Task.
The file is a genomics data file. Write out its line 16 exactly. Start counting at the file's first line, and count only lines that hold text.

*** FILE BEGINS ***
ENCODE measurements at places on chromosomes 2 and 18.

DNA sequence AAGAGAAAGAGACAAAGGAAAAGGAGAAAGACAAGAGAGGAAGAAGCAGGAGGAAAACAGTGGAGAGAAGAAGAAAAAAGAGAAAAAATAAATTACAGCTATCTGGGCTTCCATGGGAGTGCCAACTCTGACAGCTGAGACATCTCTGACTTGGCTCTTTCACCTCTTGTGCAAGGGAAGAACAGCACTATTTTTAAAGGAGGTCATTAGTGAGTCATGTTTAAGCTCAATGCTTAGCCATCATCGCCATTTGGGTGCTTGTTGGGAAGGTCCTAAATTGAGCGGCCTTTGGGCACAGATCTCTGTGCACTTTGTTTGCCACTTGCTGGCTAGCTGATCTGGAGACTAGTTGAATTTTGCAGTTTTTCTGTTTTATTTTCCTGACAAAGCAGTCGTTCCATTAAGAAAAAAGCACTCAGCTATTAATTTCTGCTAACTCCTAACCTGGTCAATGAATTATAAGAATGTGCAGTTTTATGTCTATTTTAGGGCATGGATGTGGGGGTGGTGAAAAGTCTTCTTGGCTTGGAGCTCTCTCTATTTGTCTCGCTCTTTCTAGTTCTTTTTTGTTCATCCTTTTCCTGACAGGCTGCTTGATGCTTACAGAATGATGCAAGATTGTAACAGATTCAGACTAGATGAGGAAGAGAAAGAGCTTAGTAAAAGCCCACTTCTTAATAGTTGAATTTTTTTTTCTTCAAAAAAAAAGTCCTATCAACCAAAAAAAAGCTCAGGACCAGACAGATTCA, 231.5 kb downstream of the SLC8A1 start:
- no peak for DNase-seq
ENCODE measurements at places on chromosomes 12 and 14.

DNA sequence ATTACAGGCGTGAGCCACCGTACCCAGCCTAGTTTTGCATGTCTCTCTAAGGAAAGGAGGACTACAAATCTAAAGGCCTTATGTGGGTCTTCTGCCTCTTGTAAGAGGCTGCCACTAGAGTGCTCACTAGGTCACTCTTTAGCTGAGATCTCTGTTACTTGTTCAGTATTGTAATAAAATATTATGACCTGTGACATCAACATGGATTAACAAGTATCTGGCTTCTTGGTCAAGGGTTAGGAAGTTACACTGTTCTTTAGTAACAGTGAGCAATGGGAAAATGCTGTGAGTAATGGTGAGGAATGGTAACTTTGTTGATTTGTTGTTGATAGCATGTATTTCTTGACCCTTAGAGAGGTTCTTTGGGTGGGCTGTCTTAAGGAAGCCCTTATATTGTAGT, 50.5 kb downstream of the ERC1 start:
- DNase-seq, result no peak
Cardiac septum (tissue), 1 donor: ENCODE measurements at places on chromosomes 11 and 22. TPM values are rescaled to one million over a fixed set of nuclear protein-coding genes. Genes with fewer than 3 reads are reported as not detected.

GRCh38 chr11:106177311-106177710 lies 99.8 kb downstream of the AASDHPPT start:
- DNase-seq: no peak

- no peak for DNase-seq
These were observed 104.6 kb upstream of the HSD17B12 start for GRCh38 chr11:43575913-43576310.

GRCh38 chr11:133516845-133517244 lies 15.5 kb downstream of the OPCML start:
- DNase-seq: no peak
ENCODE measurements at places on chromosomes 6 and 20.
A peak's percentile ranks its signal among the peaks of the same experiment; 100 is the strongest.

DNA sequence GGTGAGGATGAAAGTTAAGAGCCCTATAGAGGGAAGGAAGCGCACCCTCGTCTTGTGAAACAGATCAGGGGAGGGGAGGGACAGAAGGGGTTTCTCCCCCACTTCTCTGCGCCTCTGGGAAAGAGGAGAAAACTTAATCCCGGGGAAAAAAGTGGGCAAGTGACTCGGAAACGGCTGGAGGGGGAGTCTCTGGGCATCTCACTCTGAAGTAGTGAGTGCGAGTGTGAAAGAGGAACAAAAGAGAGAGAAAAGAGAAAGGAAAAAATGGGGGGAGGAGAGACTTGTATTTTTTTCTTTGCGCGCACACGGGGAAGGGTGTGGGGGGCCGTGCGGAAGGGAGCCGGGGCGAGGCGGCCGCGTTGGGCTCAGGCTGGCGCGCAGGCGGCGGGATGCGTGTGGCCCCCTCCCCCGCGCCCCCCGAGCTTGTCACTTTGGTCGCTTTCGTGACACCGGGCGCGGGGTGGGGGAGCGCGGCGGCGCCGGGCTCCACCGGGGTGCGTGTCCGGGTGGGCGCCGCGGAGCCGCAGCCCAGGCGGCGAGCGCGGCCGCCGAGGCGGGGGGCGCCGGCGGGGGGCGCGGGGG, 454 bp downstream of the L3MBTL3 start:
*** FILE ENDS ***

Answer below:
DNA sequence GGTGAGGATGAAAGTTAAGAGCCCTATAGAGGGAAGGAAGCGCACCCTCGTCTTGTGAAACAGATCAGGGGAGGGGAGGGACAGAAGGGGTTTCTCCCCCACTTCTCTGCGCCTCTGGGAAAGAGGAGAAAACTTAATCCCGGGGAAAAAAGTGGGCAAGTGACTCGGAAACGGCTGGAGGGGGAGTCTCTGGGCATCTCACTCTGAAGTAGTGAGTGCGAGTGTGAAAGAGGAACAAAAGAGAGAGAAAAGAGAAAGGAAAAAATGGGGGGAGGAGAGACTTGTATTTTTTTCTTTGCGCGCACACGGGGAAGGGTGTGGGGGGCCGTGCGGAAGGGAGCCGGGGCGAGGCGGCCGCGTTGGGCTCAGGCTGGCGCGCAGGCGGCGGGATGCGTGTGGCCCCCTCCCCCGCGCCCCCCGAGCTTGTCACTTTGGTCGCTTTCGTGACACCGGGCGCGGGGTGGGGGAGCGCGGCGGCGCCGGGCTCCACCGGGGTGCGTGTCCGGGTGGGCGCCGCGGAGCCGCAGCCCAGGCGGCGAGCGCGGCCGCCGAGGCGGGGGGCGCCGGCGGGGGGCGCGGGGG, 454 bp downstream of the L3MBTL3 start: